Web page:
The frameworks produced in the August 2022 revision, by contrast, offered a coherent story rather than a list. They unfold in time, as history does, filled with surprise and change, and portray enslaved people as actors in their own drama. Here is what they proposed:
“African Americans called for the immediate end of slavery in the 1820s
Those black leaders, especially David Walker, persuaded white people in the North, especially William Lloyd Garrison, to give up plans to ‘colonize’ African Americans by sending them to Africa or Latin America
Abolitionists argued that slavery violated Christianity and the founding principles of the United States
Escaped enslaved people, especially Frederick Douglass but also many others, became especially effective advocates for emancipation
Thousands of people escaped slavery each year, often from the Upper South
Harriet Tubman led hundreds of enslaved people to freedom; across the North, loose networks of black and white people helped people escape on what became known as the Underground Railroad
Abolitionism grew rapidly in the 1830s in the North, attracting more women than men, but slowed in the 1840s
Abolitionists debated whether to become involved in politics; some created political parties to advocate for the end of slavery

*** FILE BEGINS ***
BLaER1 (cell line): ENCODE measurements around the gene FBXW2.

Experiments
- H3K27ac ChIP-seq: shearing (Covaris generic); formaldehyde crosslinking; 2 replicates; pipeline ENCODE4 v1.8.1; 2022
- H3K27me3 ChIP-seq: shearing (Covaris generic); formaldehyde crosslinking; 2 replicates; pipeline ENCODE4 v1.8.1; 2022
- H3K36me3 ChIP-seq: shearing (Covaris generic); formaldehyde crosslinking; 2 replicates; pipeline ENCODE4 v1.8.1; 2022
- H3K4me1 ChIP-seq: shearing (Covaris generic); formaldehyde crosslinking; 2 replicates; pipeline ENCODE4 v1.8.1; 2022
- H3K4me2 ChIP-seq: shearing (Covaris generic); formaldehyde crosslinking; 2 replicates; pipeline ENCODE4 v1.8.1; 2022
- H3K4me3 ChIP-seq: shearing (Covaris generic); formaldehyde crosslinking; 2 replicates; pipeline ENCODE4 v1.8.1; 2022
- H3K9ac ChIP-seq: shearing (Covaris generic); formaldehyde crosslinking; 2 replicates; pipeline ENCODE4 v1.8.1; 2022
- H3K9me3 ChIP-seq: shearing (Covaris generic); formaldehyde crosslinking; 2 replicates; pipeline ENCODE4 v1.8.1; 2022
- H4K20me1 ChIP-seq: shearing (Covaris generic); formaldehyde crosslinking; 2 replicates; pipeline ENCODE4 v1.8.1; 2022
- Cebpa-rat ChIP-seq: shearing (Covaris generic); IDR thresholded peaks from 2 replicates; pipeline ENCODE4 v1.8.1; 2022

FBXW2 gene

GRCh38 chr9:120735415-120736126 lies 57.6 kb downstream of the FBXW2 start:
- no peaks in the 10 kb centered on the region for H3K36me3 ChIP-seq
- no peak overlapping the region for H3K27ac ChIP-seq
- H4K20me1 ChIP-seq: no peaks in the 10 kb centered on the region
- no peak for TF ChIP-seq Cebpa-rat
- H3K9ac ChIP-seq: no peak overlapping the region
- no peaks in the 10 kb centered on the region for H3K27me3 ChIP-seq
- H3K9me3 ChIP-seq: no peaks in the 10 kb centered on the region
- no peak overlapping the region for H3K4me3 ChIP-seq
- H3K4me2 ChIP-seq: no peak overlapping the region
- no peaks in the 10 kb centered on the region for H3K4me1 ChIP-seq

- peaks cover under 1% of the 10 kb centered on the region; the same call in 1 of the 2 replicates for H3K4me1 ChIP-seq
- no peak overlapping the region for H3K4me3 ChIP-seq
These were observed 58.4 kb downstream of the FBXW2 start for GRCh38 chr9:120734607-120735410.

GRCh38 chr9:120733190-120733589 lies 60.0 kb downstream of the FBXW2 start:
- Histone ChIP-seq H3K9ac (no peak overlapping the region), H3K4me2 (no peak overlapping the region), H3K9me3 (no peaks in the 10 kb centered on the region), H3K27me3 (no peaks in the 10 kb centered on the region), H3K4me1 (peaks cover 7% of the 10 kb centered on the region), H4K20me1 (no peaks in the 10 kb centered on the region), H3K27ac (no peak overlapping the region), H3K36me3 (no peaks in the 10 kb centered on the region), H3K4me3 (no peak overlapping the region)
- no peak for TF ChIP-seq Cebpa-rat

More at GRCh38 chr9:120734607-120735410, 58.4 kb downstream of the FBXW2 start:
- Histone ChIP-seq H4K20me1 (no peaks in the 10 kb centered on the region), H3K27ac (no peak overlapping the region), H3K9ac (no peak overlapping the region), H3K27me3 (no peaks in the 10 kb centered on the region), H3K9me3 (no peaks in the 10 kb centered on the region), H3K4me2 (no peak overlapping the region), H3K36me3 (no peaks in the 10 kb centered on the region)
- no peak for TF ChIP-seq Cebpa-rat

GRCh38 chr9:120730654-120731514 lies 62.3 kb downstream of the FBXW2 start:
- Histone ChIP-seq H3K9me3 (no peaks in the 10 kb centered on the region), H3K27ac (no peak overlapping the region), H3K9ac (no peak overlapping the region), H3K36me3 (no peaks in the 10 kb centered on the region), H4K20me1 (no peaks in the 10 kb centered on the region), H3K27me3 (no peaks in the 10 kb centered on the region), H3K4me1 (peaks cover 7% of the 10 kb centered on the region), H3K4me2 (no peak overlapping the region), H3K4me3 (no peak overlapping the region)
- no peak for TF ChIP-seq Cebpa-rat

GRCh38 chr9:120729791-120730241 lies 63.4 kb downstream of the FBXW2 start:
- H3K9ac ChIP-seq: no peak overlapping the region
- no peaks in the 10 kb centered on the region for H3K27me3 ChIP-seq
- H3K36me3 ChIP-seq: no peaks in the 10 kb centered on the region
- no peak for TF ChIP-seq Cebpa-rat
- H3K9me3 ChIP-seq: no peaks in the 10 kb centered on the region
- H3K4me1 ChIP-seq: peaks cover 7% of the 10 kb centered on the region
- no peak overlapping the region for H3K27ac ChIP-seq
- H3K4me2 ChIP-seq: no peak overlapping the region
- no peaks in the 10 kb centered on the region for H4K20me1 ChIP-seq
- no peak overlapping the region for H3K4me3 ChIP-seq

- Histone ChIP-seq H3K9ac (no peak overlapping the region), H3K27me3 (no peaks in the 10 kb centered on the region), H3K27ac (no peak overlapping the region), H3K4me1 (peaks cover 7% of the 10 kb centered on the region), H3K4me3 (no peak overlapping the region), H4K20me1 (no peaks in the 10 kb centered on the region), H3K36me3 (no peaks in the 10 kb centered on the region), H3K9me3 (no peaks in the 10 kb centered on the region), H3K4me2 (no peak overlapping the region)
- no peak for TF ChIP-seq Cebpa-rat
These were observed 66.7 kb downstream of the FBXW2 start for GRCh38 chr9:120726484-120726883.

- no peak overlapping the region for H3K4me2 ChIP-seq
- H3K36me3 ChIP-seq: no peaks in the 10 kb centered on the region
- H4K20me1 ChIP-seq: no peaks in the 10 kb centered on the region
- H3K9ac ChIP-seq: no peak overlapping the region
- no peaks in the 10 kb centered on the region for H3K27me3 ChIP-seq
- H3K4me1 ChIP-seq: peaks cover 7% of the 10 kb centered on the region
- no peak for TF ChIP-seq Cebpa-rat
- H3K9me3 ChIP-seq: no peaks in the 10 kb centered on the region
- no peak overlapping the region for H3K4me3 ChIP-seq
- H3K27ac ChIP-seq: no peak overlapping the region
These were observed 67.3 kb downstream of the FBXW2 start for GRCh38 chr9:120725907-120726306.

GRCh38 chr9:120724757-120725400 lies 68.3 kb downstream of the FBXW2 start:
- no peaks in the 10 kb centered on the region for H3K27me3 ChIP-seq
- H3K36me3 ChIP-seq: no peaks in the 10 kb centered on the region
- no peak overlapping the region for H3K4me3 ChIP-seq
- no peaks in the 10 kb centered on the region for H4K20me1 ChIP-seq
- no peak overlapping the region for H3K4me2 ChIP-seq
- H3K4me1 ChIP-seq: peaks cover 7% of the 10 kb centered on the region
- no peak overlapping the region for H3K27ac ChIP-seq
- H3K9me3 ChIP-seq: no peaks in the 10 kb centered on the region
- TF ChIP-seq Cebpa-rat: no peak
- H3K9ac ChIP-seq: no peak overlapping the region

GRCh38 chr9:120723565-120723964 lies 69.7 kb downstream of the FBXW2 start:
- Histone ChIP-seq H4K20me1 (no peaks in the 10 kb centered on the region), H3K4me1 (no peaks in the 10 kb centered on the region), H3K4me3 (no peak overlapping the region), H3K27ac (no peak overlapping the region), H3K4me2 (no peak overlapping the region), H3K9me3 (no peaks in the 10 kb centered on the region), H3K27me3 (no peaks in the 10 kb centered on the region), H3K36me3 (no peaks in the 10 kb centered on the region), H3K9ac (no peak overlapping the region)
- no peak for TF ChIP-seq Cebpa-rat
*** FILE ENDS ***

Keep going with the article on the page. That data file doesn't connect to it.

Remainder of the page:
The Fugitive Slave Act of 1850, requiring people in the North to help return escaped enslaved people, triggered widespread resistance
Harriet Beecher Stowe’s Uncle Tom’s Cabin, a novel sparked by the Fugitive Slave Act, became the bestselling book in American history
After the Supreme Court ruled in the Dred Scott decision that black people had no rights white people had to recognize, a new political party, the Republicans, grew up in the North and gained power in the 1850s
In the meantime, slavery continued to expand across a vast area and enslave nearly four million people; slavery grew stronger and more profitable in the South even as the movement against it spread.”
This framework, though longer than the previous version, would take no more time to teach but would help students understand why brave people did what they did.